Synopses & Reviews
A social history of Jewish women in Imperial Germany, this study synthesizes German, women's, and Jewish history. The book explores the private--familial and religious--lives of the German-Jewish bourgeoisie and the public roles of Jewish women in the university, paid employment and social service. It analyzes the changing roles of Jewish women as members of an economically mobile, but socially spurned minority. The author emphasizes the crucial role women played in creating the Jewish middle class, as well as their dual role within the Jewish family and community as powerful agents of class formation and acculturation and determined upholders of tradition.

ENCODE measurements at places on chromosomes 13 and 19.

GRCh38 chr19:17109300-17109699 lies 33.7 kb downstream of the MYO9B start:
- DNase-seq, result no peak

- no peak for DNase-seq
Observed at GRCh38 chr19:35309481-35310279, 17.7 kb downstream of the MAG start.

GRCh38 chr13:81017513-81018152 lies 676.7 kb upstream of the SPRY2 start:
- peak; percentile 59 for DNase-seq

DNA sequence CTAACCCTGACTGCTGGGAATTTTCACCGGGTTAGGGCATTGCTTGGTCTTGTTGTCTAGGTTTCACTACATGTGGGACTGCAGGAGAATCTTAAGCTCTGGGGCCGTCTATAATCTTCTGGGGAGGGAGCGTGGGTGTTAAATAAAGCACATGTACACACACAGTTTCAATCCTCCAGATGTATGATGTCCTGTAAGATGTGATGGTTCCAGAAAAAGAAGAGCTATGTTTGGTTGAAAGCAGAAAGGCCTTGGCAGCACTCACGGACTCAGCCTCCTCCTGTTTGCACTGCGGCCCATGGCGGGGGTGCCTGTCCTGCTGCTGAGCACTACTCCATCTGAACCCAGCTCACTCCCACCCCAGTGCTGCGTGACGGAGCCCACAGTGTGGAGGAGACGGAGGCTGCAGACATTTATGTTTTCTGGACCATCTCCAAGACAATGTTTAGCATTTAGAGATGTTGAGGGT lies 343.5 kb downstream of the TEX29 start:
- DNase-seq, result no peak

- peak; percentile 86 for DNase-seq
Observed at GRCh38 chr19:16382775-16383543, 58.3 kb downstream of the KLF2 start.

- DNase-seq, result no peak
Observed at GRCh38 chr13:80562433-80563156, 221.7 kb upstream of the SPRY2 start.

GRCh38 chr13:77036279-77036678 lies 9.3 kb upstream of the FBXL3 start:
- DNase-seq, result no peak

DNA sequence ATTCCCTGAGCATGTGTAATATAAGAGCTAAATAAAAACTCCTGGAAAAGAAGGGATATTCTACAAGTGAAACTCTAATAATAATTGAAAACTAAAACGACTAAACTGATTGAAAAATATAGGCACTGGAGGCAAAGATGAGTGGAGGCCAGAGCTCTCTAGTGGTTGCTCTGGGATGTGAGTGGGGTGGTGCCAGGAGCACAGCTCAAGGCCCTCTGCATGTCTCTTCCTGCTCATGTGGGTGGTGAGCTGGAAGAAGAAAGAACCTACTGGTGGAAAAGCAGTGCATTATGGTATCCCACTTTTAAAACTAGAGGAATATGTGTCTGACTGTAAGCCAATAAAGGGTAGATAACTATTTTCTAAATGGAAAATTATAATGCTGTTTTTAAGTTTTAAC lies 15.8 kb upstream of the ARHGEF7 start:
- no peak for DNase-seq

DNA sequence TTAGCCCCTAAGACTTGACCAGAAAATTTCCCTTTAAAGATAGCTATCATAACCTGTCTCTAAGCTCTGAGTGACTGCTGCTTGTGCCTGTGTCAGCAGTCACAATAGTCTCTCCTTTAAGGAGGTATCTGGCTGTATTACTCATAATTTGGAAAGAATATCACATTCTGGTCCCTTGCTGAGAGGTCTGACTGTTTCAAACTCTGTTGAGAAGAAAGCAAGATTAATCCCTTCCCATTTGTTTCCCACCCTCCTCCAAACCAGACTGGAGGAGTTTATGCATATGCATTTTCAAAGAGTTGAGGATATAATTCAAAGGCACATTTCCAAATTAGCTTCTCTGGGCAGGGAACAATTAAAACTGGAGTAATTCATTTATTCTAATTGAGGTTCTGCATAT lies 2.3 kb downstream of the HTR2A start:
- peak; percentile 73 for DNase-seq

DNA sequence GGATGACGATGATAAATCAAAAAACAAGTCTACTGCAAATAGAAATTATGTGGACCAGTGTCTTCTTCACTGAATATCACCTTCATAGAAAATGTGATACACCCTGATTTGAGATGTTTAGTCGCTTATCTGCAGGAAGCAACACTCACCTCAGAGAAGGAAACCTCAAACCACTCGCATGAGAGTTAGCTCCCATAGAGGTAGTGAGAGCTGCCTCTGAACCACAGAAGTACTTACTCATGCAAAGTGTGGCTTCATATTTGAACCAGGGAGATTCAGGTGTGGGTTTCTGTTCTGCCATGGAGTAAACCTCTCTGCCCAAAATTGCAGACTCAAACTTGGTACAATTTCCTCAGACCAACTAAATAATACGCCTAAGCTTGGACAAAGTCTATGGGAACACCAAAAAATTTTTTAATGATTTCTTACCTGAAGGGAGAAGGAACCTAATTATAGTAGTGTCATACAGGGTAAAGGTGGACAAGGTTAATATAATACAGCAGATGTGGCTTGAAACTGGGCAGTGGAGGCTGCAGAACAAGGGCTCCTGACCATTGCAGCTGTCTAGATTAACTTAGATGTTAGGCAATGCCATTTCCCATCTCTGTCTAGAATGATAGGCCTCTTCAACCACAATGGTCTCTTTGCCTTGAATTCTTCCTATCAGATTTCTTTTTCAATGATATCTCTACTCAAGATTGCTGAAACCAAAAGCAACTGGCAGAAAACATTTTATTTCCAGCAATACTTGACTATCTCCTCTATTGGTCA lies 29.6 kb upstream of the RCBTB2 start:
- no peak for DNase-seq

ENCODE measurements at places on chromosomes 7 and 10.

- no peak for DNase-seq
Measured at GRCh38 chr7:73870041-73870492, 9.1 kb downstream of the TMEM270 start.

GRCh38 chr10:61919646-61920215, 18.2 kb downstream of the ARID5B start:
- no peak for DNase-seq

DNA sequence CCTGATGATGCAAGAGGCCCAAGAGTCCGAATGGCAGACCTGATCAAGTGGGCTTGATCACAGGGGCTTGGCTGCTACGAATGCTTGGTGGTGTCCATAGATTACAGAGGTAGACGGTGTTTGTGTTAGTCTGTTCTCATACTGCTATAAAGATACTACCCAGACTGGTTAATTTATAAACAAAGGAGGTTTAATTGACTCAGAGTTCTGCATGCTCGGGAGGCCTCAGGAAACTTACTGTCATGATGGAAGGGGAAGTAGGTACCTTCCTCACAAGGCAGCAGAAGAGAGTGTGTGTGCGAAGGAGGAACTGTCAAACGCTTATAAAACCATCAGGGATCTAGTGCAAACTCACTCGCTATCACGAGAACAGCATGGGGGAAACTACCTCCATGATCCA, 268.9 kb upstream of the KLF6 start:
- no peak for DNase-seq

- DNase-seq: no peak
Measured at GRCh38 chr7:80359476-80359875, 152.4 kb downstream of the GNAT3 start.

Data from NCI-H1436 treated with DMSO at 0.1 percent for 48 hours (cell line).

The Making of the Jewish Middle Class eloquently explores the multiple and contradictory intersections of women's Jewish, and German history in the Imperial era.